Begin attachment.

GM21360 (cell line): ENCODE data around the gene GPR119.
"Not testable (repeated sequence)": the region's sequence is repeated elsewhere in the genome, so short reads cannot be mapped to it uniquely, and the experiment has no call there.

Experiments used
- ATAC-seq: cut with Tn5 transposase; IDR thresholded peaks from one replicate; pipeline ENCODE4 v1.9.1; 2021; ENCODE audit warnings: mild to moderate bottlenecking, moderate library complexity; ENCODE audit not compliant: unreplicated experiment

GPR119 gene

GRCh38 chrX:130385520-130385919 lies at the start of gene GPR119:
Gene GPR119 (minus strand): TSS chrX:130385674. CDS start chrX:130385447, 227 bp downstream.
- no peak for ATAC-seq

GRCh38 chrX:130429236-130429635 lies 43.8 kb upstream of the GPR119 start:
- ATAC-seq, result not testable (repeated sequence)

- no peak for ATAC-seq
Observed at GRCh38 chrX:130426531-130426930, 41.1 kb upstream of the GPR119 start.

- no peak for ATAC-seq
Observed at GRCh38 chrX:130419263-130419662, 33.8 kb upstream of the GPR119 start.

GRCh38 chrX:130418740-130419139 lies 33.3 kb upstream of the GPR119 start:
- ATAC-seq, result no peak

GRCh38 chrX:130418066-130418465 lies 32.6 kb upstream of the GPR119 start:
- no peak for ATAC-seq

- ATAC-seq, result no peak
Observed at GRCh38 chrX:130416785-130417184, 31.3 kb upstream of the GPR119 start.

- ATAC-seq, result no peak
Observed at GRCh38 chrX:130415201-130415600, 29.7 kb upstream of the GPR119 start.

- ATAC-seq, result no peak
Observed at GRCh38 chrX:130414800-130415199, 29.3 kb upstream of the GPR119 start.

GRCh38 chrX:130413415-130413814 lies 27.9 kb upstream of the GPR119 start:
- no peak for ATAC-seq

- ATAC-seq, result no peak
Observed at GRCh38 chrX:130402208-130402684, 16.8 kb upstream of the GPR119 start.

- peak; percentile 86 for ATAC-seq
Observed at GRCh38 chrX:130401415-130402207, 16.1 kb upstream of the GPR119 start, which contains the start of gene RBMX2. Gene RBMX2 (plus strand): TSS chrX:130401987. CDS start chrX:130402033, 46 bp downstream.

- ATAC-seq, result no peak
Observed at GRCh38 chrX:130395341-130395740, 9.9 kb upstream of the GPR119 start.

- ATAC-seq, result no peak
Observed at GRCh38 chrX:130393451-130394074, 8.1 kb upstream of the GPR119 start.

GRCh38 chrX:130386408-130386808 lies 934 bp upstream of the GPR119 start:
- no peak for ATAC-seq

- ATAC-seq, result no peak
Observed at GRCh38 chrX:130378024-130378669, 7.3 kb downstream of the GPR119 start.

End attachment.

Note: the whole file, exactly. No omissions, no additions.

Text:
GM21360 (cell line): ENCODE data around the gene GPR119.
"Not testable (repeated sequence)": the region's sequence is repeated elsewhere in the genome, so short reads cannot be mapped to it uniquely, and the experiment has no call there.

Experiments used
- ATAC-seq: cut with Tn5 transposase; IDR thresholded peaks from one replicate; pipeline ENCODE4 v1.9.1; 2021; ENCODE audit warnings: mild to moderate bottlenecking, moderate library complexity; ENCODE audit not compliant: unreplicated experiment

GPR119 gene

GRCh38 chrX:130385520-130385919 lies at the start of gene GPR119:
Gene GPR119 (minus strand): TSS chrX:130385674. CDS start chrX:130385447, 227 bp downstream.
- no peak for ATAC-seq

GRCh38 chrX:130429236-130429635 lies 43.8 kb upstream of the GPR119 start:
- ATAC-seq, result not testable (repeated sequence)

- no peak for ATAC-seq
Observed at GRCh38 chrX:130426531-130426930, 41.1 kb upstream of the GPR119 start.

- no peak for ATAC-seq
Observed at GRCh38 chrX:130419263-130419662, 33.8 kb upstream of the GPR119 start.

GRCh38 chrX:130418740-130419139 lies 33.3 kb upstream of the GPR119 start:
- ATAC-seq, result no peak

GRCh38 chrX:130418066-130418465 lies 32.6 kb upstream of the GPR119 start:
- no peak for ATAC-seq

- ATAC-seq, result no peak
Observed at GRCh38 chrX:130416785-130417184, 31.3 kb upstream of the GPR119 start.

- ATAC-seq, result no peak
Observed at GRCh38 chrX:130415201-130415600, 29.7 kb upstream of the GPR119 start.

- ATAC-seq, result no peak
Observed at GRCh38 chrX:130414800-130415199, 29.3 kb upstream of the GPR119 start.

GRCh38 chrX:130413415-130413814 lies 27.9 kb upstream of the GPR119 start:
- no peak for ATAC-seq

- ATAC-seq, result no peak
Observed at GRCh38 chrX:130402208-130402684, 16.8 kb upstream of the GPR119 start.

- peak; percentile 86 for ATAC-seq
Observed at GRCh38 chrX:130401415-130402207, 16.1 kb upstream of the GPR119 start, which contains the start of gene RBMX2. Gene RBMX2 (plus strand): TSS chrX:130401987. CDS start chrX:130402033, 46 bp downstream.

- ATAC-seq, result no peak
Observed at GRCh38 chrX:130395341-130395740, 9.9 kb upstream of the GPR119 start.

- ATAC-seq, result no peak
Observed at GRCh38 chrX:130393451-130394074, 8.1 kb upstream of the GPR119 start.

GRCh38 chrX:130386408-130386808 lies 934 bp upstream of the GPR119 start:
- no peak for ATAC-seq

- ATAC-seq, result no peak
Observed at GRCh38 chrX:130378024-130378669, 7.3 kb downstream of the GPR119 start.